Vol. 2, Issue 28, July 20, 2004
White House Suggests Reinstating Literacy Requirements for Voting
In a press conference trumpeting the President's contributions to the education system, the White House announced on Friday that it was considering ways to make the elections safer and less subject to the problems which plagued the 2000 elections in Florida.
"Thanks in part to efforts such as the No Child Left Behind Act, we've worked to ensure that every man, woman, and child today is as literate as can be," said President Bush in a question and answer session with journalists. "And we've also worked to make sure that our elections are free and democratic. So I think a No Voter Left Behind Act may be the next logical step."
The proposed initiative would allegedly help prevent the ballot-related problems experienced in parts of Florida during the last presidential elections. Some voters complained that the ballots were unclear and that their votes may not have been recorded properly as a result.
"To coin a phrase, with great power comes great responsiblity," said Bush. "Voting is a great responsibility. I think it's reasonable to make sure that our American voters are able to meet minimum requirements in order to do that."
Congressional and civil rights leaders opposed the idea vehemently.
"This is unbelievable," said Congressman John Lewis (D-Ga). "We have been fighting for generations to remove restrictions like this, and the President is just going to wave his hands and set up the roadblocks again? If it was anyone else but George Bush who said this I would think this was a joke. But I know he doesn't have a sense of humor."
State and local officials have long sought to restrict the right to vote, mainly in an effort to prevent blacks from voting. Five years after the Civil War, in 1870 the 15th Amendment was ratified, which provided specifically that the right to vote shall not be denied or abridged on the basis of race, color or previous condition of servitude. This superseded state laws that had directly prohibited black voting. Congress then enacted the Enforcement Act of 1870, which contained criminal penalties for interference with the right to vote, and the Force Act of 1871, which provided for federal election oversight.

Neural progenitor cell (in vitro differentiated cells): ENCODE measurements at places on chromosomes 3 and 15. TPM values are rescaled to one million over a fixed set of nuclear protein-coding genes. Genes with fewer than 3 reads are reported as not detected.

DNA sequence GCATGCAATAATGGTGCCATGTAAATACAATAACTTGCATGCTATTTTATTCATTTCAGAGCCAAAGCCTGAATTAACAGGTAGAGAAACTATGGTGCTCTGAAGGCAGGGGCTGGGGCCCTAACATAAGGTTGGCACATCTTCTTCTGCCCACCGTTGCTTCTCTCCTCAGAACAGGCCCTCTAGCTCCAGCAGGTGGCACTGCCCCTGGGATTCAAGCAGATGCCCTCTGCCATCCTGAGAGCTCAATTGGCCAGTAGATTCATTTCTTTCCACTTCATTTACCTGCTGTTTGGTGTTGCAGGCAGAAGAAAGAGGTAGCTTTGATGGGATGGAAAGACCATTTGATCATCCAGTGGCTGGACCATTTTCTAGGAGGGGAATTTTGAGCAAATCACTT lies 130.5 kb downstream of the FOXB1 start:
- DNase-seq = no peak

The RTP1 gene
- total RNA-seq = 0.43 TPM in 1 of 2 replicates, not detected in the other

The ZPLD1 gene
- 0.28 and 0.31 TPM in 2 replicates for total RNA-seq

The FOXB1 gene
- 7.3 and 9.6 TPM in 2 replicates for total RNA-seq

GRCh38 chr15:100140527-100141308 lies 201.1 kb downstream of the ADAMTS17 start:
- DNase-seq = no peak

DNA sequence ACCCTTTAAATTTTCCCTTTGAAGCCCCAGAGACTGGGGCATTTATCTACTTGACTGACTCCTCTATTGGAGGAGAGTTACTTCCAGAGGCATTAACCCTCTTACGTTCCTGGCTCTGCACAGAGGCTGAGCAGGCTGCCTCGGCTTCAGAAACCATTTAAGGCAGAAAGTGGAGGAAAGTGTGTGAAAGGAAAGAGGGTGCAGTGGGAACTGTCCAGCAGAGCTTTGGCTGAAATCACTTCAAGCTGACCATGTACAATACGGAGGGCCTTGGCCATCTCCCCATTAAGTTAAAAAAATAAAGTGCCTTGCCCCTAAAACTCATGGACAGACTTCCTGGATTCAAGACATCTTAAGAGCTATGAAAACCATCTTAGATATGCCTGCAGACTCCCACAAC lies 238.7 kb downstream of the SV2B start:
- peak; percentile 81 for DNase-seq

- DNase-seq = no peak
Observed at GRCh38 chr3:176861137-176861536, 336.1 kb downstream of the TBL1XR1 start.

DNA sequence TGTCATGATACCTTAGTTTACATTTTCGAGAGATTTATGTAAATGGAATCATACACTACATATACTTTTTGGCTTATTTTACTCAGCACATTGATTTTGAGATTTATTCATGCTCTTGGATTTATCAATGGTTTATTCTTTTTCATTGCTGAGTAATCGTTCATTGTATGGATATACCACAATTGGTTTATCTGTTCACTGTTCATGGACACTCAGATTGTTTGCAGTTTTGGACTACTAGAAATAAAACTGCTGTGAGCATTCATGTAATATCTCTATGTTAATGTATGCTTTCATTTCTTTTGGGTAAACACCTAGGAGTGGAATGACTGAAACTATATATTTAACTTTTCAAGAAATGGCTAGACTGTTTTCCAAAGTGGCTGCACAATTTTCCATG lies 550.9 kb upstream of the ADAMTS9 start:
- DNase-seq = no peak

"Well, the president's initiative isn't really racially motivated," said Oswald Hubbard, professor of political science at U. Texas, Dallas. "And one could argue that a basic level of competency should be expected from voters. But to suggest that the No Child Left Behind Act has already made our nation a more literate place is like suggesting the tooth fairy has reduced cavities."
The White House dismissed concerns that the literacy requirement conflicted with the 15th Amendment.
"Look, everyone knows that the odd-numbered amendments are sort of troublesome and prone to abuse," said Vice President Dick Cheney. "I don't need to tell you about the First Amendment - that's been a recipe for disaster since day one. The 7th Amendment, trial by jury, clearly wasn't designed for 21st century anti-terrorism needs. And don't get me started on the 19th Amendment."
Democratic candidate John Kerry was surprisingly noncommittal about the proposed requirement.
"I am not going on record as saying literacy is bad, or that voters shouldn't have some responsibility in terms of being informed enough to read a ballot," said Kerry. "Moreover, the last time I checked, the illiteracy rate in Texas was substantially higher than the national average. So if the President wants to reduce the number of eligible voters from his home state, who am I to complain?"